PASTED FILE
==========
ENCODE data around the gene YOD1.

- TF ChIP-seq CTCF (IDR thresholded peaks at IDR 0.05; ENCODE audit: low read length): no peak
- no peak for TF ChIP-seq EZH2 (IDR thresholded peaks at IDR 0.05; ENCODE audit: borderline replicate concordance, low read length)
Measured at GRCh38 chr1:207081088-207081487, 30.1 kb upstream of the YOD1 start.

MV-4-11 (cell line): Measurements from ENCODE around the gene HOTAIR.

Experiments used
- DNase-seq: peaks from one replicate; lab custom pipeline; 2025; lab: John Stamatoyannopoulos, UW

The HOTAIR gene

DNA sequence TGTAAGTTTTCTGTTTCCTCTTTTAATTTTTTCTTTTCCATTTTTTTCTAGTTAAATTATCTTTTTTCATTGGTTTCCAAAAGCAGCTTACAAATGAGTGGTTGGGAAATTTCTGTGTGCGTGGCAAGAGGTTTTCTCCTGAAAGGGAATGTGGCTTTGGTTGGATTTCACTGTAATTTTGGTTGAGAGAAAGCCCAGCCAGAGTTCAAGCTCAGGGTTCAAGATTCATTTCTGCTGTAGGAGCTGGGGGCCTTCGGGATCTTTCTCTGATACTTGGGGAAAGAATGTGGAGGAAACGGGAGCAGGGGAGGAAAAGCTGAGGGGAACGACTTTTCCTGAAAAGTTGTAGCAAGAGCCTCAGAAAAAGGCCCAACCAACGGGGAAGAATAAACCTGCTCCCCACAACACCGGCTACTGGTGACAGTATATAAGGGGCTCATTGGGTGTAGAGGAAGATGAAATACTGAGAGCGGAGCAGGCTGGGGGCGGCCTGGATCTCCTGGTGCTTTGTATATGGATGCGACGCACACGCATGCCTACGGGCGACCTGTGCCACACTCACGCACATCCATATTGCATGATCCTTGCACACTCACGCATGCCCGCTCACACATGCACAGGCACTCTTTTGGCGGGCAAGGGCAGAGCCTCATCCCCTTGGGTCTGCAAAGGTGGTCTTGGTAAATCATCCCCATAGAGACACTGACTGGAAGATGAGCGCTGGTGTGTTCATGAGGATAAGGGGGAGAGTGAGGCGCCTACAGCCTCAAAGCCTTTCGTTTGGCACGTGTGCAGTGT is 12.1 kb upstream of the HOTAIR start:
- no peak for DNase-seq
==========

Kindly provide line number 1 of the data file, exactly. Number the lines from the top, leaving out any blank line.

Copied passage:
ENCODE data around the gene YOD1.